Many parts of New South Wales, Victoria, South Australia and Tasmania have reported three to four consecutive days of heavy frosts, some areas the temperature was recorded as low as -4˚C.
In light of the current weather patterns, demand for good quality roughage from cattle producers may be arrive earlier this season.
In northern parts of the country, farmers are looking for good quality hay for weaner cattle. The demand isn’t significant as numbers are down due to heavy destocking over the past two years.
Growers are reporting some difficulty getting onto paddocks due to the wet conditions and will struggle to spread fertilisers and spray. It may be a season where planes are increasingly used as a replacement of land machinery to get these jobs done.
Trading and Marketing
The region is still very green, and feed continues to grow. However, this growth is much slower now but continues to graze well.
Enquiry for purchased feed is low, there is very little hay moving from the region compared to a two months ago. Many sheds are still full due to contracts in the north not being fulfilled.
All prices in Victoria remain steady this week too.
|Cereal hay||+/- $0||$190-220||Steady|
|Lucerne hay||+/- $0||$450-500||Steady|
|Pasture hay||+/- $0||$250-330||Steady|
Southwest Western Australia has received some patchy rain with heavier falls closer to Esperance. The southern area continues far better than the top of the grain belt.
Hay crops have emerged and looking favourable at this stage in the south with conditions satisfactory.
Some export hay growers have increased plantings for new season hay. Given the right conditions and that it goes on to meet requirements there is a certainty that this extra hay will be snapped up for export.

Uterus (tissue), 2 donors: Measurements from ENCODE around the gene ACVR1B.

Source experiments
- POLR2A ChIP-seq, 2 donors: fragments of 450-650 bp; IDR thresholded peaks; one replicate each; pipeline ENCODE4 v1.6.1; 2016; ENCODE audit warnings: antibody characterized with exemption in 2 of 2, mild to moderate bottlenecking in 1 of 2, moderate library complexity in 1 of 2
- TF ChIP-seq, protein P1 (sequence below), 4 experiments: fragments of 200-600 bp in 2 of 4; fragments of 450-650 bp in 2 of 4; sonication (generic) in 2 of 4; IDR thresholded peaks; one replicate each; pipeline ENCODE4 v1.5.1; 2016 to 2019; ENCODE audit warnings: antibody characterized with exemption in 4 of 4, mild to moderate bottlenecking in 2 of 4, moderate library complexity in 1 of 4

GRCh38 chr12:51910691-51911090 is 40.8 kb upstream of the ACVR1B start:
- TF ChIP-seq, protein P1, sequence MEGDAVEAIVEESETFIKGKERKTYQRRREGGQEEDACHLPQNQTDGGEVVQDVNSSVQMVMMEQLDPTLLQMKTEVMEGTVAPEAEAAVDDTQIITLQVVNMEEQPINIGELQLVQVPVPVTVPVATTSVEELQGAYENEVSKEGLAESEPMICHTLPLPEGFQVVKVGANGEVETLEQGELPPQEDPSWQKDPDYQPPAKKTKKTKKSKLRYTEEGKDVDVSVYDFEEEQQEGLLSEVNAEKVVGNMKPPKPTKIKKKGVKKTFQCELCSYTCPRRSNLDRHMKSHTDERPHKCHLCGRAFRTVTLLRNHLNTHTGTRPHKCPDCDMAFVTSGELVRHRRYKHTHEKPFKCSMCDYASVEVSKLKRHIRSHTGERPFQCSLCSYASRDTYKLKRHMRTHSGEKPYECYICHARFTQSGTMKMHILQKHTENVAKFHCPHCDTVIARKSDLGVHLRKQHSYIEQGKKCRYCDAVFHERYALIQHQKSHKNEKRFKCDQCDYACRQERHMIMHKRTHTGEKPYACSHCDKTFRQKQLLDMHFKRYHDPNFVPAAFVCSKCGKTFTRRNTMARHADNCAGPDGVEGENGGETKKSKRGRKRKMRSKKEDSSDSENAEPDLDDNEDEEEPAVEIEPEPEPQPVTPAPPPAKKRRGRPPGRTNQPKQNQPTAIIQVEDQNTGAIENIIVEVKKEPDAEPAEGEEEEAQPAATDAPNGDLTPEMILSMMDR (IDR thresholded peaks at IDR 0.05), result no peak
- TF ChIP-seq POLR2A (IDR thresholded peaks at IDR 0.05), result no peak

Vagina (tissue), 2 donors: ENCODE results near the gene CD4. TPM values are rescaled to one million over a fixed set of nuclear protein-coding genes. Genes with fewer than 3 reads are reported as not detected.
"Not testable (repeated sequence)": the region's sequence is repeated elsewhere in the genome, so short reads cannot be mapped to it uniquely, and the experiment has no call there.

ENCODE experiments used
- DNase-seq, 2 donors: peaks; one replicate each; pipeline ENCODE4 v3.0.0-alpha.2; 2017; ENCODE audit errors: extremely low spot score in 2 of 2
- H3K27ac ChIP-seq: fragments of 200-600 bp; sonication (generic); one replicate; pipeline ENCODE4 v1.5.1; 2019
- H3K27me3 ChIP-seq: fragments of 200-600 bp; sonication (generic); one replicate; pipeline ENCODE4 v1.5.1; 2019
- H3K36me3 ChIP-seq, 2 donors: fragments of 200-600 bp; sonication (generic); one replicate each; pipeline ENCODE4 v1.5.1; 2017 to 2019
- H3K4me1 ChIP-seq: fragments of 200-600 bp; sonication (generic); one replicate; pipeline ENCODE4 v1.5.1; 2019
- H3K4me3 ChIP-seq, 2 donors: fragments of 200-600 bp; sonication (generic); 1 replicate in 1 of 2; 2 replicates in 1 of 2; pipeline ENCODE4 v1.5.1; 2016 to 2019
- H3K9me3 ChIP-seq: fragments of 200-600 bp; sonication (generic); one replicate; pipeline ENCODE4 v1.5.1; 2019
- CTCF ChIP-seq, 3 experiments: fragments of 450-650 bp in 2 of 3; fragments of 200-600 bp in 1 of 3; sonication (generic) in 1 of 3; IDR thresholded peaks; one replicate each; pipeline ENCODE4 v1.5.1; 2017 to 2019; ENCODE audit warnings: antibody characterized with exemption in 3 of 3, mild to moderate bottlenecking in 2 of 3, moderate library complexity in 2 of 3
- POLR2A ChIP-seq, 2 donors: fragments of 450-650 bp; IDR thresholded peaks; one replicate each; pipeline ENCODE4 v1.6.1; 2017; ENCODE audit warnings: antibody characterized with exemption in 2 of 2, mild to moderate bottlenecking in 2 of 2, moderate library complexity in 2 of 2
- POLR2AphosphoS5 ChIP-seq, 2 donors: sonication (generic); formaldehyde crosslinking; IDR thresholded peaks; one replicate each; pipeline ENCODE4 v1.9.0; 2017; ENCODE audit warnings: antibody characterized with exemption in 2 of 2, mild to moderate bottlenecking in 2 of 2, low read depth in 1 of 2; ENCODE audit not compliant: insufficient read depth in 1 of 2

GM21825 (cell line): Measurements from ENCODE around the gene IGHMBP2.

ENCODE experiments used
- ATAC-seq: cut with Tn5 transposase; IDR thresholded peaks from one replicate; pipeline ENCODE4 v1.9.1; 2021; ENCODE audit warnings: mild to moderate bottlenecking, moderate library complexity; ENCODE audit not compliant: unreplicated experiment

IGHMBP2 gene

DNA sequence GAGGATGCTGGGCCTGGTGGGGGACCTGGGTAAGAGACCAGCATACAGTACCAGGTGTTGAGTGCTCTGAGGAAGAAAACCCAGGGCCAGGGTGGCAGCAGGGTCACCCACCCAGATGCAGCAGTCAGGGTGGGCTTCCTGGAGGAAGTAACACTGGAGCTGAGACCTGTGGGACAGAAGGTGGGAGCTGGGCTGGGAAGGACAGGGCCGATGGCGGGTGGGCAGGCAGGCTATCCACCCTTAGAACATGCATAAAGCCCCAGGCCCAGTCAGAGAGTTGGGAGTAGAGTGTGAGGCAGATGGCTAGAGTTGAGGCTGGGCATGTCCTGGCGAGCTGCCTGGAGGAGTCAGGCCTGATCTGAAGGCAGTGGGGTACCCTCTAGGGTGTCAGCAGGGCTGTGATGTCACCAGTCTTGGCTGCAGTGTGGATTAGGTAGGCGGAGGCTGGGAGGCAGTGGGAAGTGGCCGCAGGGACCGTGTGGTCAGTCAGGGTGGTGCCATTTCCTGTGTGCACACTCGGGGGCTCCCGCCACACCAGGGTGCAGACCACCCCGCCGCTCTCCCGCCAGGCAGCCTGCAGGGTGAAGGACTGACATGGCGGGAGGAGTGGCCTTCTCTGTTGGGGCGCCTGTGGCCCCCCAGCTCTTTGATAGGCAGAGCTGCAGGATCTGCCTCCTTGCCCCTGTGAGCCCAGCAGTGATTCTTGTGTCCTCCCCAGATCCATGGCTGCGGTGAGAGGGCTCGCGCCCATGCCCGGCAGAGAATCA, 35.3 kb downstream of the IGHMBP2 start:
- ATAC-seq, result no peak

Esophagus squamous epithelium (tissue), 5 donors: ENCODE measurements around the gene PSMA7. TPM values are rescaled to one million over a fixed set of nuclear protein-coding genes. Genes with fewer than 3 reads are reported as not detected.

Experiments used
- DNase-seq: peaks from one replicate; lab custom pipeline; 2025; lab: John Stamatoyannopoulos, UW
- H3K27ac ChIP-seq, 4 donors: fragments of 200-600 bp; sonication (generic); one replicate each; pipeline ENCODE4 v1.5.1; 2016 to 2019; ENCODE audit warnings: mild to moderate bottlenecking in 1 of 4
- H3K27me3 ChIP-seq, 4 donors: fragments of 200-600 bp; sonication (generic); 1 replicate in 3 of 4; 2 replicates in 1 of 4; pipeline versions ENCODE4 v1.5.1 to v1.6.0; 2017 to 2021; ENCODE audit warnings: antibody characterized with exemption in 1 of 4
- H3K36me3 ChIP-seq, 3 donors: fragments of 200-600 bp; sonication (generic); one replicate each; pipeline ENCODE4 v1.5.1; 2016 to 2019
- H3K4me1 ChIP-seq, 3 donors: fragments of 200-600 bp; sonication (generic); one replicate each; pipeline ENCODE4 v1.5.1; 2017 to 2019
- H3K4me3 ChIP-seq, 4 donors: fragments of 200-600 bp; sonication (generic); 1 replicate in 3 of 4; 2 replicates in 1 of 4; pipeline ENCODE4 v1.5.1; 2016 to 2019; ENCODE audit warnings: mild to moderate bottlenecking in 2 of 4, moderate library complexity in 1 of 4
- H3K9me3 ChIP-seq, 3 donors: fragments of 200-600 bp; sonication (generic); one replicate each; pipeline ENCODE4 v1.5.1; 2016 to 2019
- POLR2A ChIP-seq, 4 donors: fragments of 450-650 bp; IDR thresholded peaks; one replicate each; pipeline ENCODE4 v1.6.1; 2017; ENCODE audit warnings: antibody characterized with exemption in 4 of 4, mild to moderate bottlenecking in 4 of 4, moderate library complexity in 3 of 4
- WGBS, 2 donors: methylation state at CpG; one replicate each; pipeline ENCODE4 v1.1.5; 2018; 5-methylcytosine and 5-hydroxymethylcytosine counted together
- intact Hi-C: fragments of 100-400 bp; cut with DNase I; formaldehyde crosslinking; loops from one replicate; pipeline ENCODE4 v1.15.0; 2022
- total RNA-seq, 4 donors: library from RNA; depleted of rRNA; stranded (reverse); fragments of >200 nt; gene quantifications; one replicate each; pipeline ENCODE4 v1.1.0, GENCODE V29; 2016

Many are trying to get by with what feed they have as domestic prices are assumed to be too expensive. There is very little hay or straw left that is not spoken for in Western Australia. Straw, lucerne, and pasture is difficult to source. Growers have been Turing new inquiries down as they don’t have sufficient supply.
No price changes in Western Australia this week.
|Cereal hay||+/- $0||$320-370||Steady|
|Lucerne hay||+/- $0||$450-490||Steady|
|Pasture hay||+/- $0||$200-220||Steady|
Southeast South Australia has reported no rain but will potentially see some over the weekend.
Farmers are now coming to the end of winter panting and everything is on track for a good season. The first of the crops are well and truly up and doing well.
Demand remains flat in southeast South Australia. There has been some nervous selling potentially feeling that any old and damaged stocks need to be moved before a flood of new season hay comes onto the market in the spring. Demand will creep up as it does for most areas when feed is needed to carry over stock during the cold months.
No price changes in South Australia this week.
|Cereal hay||+/- $0||$270-300||Steady|
|Lucerne hay||+/- $0||$380-500||Steady|
|Pasture hay||+/- $0||$200-250||Steady|
Pictures of 20/19 Season Crops
Hay: Oaten Hay LPRD (Low Premium Rain Damage)
Specifications: Feels crunching soft, minimal amount of weather damage spots, sweet and fresh aroma, >1% Rye Grass, JC-1 colour (70% Green) and JC-3 Super stem size (<6mm).
Location: KANIVA, VIC, 3419
Sources: Bureau of Meteorology, Dairy Australia, WX Maps, Lachstock Research, Weekly Times, Grain Central, Mecardo Expert Market Analysis, Feed Central and Wingara AG.
By Katie Lindkvist, Wingara AG.